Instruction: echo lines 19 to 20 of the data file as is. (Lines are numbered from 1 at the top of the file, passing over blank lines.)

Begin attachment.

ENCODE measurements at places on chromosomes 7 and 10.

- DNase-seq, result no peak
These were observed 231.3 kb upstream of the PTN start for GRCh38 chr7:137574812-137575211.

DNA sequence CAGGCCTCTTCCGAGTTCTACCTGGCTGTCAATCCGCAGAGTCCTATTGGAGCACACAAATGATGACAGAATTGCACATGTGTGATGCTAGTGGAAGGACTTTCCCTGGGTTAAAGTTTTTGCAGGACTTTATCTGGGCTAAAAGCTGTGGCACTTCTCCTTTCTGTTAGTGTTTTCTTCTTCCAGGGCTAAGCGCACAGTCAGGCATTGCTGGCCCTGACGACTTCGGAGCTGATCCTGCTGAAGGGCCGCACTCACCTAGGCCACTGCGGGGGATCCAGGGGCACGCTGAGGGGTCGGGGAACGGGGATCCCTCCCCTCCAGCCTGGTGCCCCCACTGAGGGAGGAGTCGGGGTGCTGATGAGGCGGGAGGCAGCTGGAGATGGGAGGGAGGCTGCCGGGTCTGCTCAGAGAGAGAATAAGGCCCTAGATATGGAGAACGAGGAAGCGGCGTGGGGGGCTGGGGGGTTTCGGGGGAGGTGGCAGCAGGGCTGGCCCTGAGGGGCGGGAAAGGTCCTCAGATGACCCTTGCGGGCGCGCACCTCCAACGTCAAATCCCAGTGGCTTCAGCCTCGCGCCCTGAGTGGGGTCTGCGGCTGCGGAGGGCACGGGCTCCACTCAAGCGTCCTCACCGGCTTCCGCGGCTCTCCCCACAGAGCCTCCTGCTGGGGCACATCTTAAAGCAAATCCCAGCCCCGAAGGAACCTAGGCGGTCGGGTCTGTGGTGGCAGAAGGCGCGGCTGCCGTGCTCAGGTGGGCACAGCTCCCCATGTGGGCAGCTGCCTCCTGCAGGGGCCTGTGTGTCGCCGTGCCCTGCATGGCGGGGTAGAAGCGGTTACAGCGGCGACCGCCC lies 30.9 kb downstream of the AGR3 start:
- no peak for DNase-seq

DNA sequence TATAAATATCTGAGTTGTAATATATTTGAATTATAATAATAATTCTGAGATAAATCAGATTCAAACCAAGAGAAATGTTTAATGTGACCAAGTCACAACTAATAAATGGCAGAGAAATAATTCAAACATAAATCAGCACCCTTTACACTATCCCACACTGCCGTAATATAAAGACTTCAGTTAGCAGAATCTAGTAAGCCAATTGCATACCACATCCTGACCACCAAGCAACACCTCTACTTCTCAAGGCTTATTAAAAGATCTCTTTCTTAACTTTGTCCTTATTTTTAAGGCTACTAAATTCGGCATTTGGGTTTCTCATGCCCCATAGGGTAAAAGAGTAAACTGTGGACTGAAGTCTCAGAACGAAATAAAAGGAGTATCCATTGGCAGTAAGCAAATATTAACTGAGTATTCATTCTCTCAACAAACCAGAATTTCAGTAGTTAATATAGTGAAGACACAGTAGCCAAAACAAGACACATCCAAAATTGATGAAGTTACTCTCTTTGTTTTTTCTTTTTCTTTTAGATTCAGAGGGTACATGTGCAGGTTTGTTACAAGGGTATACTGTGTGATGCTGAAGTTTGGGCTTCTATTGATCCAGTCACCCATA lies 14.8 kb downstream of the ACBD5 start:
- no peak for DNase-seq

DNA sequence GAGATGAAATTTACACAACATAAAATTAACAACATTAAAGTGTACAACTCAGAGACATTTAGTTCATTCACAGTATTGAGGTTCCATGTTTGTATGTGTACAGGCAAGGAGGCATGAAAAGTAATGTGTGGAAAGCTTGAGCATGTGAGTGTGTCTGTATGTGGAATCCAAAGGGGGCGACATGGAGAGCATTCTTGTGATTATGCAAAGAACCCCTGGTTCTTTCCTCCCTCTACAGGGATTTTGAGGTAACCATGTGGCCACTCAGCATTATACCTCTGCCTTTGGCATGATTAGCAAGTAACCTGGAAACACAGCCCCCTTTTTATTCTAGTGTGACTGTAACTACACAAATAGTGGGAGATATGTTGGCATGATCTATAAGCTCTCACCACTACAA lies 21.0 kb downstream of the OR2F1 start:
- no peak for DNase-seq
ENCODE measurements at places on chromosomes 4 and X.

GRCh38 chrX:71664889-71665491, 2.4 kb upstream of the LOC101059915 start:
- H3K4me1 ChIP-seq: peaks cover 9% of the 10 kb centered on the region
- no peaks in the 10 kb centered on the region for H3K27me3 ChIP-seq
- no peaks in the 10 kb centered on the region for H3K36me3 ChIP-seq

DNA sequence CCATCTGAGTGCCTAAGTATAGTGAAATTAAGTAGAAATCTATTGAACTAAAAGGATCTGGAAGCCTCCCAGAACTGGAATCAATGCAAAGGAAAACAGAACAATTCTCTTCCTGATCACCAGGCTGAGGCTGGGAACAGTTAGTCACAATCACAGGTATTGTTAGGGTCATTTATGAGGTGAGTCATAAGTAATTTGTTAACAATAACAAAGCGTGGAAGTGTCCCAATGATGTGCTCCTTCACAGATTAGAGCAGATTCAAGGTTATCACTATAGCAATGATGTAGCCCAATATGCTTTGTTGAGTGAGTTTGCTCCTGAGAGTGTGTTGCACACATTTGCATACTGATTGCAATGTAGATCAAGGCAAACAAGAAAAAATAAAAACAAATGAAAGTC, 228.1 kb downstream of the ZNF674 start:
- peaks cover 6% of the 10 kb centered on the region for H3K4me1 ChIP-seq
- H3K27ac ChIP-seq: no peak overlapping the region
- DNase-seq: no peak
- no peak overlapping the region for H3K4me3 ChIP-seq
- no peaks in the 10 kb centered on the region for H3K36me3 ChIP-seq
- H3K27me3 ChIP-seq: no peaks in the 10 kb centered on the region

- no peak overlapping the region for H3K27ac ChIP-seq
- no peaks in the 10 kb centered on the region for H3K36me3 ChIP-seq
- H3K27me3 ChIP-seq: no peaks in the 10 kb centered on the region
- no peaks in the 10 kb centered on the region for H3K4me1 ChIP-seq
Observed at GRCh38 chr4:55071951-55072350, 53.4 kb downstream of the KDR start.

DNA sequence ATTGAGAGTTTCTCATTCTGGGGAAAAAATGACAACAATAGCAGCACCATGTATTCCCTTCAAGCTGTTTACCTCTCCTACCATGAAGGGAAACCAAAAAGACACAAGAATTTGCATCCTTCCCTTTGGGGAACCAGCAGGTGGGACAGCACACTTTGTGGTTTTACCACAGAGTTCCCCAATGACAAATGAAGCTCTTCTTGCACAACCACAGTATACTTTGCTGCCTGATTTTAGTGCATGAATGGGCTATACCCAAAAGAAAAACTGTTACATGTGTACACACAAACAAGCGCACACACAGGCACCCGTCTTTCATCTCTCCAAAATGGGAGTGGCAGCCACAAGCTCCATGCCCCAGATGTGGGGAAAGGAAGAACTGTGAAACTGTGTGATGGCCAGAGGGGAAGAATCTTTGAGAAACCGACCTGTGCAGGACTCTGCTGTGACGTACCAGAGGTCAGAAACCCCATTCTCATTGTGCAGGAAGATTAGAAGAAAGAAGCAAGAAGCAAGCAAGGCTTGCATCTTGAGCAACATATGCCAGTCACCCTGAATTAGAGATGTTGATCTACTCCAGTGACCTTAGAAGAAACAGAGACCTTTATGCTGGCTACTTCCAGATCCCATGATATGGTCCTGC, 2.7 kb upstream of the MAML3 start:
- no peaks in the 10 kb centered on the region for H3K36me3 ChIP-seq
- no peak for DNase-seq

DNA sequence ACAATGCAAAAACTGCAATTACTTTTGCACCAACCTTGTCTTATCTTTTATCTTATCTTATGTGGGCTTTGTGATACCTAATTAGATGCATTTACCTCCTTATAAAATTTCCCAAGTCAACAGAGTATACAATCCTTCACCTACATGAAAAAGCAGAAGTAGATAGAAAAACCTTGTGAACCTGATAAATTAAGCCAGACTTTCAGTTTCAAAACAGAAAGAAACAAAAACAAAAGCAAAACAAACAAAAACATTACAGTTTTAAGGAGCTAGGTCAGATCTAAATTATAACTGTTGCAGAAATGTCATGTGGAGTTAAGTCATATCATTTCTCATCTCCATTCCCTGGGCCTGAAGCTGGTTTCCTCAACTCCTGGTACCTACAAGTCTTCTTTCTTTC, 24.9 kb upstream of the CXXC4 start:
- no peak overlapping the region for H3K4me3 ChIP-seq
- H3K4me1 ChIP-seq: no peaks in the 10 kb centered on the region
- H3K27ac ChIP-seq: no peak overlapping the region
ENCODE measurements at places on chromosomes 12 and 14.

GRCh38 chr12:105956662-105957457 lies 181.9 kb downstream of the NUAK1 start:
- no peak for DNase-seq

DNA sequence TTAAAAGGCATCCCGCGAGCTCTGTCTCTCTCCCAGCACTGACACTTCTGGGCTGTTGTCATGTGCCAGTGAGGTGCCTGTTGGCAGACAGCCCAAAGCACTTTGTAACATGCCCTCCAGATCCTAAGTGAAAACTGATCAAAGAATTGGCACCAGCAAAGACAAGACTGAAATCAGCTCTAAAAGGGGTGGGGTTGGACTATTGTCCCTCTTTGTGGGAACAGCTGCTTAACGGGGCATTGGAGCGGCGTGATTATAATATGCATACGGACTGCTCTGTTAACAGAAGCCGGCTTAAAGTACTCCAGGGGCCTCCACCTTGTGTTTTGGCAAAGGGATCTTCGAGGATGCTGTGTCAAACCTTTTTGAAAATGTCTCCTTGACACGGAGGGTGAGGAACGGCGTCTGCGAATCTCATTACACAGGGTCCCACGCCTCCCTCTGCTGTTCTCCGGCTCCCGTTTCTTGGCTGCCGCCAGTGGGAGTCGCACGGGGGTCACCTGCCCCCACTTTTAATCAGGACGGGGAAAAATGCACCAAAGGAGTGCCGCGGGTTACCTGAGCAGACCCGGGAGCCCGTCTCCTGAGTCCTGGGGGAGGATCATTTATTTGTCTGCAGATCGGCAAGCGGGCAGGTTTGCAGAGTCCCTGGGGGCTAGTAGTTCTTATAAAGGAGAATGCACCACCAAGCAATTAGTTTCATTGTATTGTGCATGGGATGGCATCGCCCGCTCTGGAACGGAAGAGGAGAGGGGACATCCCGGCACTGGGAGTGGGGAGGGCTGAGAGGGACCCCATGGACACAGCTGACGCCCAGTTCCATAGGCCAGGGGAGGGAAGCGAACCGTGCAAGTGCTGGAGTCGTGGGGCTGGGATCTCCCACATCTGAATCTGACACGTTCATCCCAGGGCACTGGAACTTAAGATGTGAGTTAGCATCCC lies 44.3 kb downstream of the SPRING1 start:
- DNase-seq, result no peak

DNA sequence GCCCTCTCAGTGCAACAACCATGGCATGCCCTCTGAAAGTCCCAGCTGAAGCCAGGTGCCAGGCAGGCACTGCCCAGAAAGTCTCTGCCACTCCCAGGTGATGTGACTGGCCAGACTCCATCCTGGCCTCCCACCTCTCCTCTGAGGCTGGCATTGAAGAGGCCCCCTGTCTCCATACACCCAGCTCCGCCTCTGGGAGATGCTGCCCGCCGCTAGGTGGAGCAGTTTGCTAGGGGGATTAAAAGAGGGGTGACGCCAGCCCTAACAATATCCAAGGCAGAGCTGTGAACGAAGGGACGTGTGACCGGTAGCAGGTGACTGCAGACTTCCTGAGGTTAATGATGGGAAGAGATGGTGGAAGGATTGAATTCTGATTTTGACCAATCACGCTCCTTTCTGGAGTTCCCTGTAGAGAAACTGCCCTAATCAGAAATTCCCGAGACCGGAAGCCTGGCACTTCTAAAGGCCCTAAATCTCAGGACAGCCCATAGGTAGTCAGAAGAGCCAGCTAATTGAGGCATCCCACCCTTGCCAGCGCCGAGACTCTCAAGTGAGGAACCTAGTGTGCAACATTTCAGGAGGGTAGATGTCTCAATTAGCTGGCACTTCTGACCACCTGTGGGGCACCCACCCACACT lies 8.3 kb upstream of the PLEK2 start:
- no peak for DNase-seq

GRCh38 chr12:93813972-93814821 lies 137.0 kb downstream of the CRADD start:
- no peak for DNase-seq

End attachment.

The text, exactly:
- no peak overlapping the region for H3K4me3 ChIP-seq
- no peaks in the 10 kb centered on the region for H3K36me3 ChIP-seq